Pop-up in Hackney sells jackets and backpacks for rough sleepers

Charlotte Cramer and Scarlett Montanaro

Charlotte Cramer and Scarlett Montanaro - Credit: Archant

Generous-spirited people will be able to buy useful items for the homeless like backpacks and winter jackets in a pop-up concept store this November, which will then be distributed to rough sleepers in time for Christmas.

The shop in Kingsland Road, Haggerston, is named Crack and Cider – because its founders Charlotte Cramer, 24, from Shoreditch, and Scarlett Montanaro, 26, from Hoxton, spoke with a local rough sleeper who told them: “People don’t give me money because they just think I’ll spend it on crack and cider”.

The pair came up with the idea of the shop after being asked for money in a restaurant.

Scarlett said: “We didn’t know what to do for the best, because a lot of time you are told not to give cash to people on the streets. Even councils reinforce the idea that giving to rough sleepers contributes to their early death.

“We got talking about it and tried to solve that issue of what can we do.”

The shop which opens on Thursday, aims to give people a truly useful way of directly helping homeless people without giving cash, and will be selling the most useful items for rough sleepers to ward off the cold, like umbrellas, thinsulate hats, scarves, gloves, fleece jumpers, backpacks and military grade waterproof jackets.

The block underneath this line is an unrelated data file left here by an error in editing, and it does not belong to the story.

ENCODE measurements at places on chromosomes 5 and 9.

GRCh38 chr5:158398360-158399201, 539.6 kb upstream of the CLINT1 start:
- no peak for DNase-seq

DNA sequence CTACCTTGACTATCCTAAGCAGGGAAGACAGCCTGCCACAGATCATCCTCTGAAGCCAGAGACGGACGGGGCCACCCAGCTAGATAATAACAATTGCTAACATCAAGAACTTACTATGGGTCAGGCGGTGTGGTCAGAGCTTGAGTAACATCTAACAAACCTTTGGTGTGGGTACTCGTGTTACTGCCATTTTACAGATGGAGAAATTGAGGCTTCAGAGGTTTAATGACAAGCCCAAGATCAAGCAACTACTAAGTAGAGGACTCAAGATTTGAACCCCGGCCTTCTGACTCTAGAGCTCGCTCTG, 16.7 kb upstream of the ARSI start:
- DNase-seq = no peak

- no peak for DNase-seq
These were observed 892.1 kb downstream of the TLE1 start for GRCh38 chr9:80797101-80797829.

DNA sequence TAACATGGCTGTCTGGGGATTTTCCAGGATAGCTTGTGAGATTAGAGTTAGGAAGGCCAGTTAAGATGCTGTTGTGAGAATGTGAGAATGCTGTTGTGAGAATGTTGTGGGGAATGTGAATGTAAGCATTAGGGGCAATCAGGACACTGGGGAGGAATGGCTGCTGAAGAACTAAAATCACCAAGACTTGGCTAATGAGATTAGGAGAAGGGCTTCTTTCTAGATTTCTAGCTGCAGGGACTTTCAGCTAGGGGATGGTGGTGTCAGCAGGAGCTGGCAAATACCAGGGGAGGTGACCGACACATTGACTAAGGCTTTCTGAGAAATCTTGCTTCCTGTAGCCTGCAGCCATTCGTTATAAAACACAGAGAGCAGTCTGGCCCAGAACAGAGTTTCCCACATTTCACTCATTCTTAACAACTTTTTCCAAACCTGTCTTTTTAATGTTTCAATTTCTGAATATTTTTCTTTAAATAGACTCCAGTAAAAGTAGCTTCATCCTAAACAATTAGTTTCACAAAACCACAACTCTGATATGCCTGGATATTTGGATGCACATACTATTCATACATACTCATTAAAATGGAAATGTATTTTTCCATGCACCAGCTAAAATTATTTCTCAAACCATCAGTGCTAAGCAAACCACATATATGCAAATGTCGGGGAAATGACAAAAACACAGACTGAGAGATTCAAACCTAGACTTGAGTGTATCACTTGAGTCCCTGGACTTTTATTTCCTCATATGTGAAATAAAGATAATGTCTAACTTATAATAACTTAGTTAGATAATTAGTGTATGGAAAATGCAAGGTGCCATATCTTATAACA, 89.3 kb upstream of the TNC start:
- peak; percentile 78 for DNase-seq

Scarlett explained: “Doing research we have realised there is a hierarchy to homelessness depending what level you are at. We want to help people when there is no more help left, these are people who are sleeping on the streets rather than in hostels.

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“We know we are putting a band aid on the problem, but it’s such a complex vast issue. We just want to try and get as many things as possible out to people on the streets, the cold is the hardest thing to deal with.

“A man from San Francisco reached out to us on Twitter. He said he was on the streets for three winters. You talk about winters you survive and he said he survived three winters. He said we would have been an absolute godsend had we been around. It makes me really emotional to think about it.

“It’ll hopefully make their lives a little less rubbish to think that people have bought them gifts at Christmas time, and they haven’t just donated their old stuff.”

A debate about homelessness will be held in the shop on Wednesday with speakers Stephen Robertson, of The Big Issue Foundation, and architect James Furzer who has designed pods for the homeless.